Breland calls Pilates “special” in comparison to other types of fitness modalities for three specific reasons. First, she says, Pilates focuses on strength, flexibility and balance in almost every exercise, benefitting nearly everyone with neurologic conditions. Flexibility work takes joints through the range of dynamic motion movement, but does so in a way that won’t aggravate spasticity. Work on the Reformer, a machine frequently used in Pilates exercises, works the vestibular system which improves balance.
Second, Breland says, is that the core work done in Pilates can decrease the risk of falling. After developing liver complications Breland underwent two abdominal surgeries, erasing the core strengthening work she’d been doing for years. “I went from having really great abdominal strength to to having none,” she says. “I remember tripping, I was walking with my husband, and I couldn’t get my feet under me. And I could see for myself that if you don’t have a really strong core, you would have terrible balance.”
The third reason Pilates is meaningful to the MS population, Breland says, is that it is so easily modified to accommodate changing levels of ability associated with the disease’s progression. “You take away the limitation so they can succeed at something, rather than looking at someone and saying ‘We can’t do this because you have this weakness here.’ ”
Pilates, Breland says, isn’t a panacea. But it always helps. “When you feel like your leg is not working as an example, I know if I could get on a Reformer or hook a spring to my leg, or something like that, even if it’s a small amount of movement, it just sort of reconnects your brain and your body in the conversation,” she says.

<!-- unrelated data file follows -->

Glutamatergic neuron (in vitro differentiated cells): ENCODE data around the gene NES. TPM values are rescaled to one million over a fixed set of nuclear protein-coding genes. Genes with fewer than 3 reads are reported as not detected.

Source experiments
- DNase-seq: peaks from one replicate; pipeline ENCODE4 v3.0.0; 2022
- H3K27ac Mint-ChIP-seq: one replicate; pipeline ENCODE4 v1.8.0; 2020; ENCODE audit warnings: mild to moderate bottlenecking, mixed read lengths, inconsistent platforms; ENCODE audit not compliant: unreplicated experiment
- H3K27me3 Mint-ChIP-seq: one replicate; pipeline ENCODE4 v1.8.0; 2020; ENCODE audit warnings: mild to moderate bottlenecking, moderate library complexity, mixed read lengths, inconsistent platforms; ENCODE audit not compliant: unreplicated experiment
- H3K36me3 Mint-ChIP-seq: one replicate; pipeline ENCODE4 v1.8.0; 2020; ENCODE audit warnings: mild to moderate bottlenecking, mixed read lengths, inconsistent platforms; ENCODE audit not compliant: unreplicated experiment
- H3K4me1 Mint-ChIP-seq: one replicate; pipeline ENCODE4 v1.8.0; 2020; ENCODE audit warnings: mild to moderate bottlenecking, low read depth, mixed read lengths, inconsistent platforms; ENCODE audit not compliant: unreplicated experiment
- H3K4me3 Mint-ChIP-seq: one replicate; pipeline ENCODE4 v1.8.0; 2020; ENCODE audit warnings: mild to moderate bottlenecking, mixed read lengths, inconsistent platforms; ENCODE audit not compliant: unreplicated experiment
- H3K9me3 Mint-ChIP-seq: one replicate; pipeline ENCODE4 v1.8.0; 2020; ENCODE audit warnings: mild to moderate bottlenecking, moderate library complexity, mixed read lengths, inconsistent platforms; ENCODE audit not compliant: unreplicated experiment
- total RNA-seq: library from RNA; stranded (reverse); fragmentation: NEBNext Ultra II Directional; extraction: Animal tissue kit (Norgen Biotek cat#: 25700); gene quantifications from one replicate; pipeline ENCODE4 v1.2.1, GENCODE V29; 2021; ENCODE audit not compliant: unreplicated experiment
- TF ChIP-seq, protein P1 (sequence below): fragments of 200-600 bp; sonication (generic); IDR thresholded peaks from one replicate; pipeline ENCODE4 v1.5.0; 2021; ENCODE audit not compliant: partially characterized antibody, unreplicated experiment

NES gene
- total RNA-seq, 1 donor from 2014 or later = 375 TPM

“I do have some days where I don’t feel like I have MS because I don’t feel like it’s limiting my movement, sort of like the same feeling you got from your workout back in the day,” she says. “You’re so focused on what you’re doing and you sort of feel normal,” she says. “And any chance you get where you feel a little bit normal is nice.”
Find out more about Mariska Breland, sign up for her newsletter or find Pilates for Neurological Conditions Trained Teachers around many parts of the world here!
Don’t miss the final installment of this series which will focus on low-cost Pilates and resistance exercise you can do at home!
This column was originally posted at MS News Today!
Today is World MS Day and those of us with the disease are encouraged to share tips about living with this very strange illness.
But first, a story.
Michelle and I went on vacation a few weeks ago to St. George Island, a tiny sliver of land some 4 miles off the coast of Florida in the Gulf of Mexico. We’ve been going there for nearly 20 years now and always look forward to seeing old faces and old friends.